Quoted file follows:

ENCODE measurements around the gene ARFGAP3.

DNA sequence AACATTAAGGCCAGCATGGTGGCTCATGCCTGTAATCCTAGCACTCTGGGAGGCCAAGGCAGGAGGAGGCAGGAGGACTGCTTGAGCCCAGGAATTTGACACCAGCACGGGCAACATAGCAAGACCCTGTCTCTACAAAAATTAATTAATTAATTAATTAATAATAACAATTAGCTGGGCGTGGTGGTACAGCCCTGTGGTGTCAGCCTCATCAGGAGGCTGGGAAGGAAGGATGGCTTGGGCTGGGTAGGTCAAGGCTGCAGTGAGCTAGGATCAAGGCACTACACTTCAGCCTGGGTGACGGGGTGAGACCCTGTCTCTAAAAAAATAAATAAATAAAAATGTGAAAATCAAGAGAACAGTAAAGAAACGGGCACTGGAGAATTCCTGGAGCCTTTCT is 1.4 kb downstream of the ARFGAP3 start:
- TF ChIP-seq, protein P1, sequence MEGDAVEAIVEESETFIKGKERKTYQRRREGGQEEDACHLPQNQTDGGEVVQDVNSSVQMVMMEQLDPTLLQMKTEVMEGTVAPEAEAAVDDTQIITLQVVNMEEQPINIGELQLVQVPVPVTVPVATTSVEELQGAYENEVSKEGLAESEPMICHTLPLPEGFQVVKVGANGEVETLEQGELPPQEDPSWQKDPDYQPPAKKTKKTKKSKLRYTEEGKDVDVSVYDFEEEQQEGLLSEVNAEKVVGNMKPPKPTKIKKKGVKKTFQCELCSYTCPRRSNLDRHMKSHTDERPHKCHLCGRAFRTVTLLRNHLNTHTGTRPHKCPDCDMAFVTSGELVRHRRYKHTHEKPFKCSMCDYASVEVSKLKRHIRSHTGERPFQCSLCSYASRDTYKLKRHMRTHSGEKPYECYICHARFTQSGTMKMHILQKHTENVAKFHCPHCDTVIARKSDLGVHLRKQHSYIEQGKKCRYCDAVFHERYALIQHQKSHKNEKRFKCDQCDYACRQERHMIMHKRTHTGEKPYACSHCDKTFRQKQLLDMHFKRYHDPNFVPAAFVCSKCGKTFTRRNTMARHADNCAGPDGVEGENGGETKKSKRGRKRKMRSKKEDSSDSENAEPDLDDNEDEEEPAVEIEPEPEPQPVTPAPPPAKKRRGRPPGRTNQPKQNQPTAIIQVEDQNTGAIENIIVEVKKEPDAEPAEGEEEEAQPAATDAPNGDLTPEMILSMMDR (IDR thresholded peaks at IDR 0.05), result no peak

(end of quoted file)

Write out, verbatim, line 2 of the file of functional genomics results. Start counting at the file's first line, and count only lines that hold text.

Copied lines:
DNA sequence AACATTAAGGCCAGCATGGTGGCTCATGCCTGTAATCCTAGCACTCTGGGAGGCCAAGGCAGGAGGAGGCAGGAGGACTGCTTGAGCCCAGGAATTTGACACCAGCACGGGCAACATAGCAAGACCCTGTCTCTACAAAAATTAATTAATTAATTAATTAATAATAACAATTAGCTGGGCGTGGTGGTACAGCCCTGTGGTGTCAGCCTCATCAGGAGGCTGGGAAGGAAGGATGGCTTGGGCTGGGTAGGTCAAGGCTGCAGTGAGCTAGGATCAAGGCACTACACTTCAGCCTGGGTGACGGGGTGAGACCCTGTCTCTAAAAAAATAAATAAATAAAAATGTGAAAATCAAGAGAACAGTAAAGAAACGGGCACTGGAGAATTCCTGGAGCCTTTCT is 1.4 kb downstream of the ARFGAP3 start: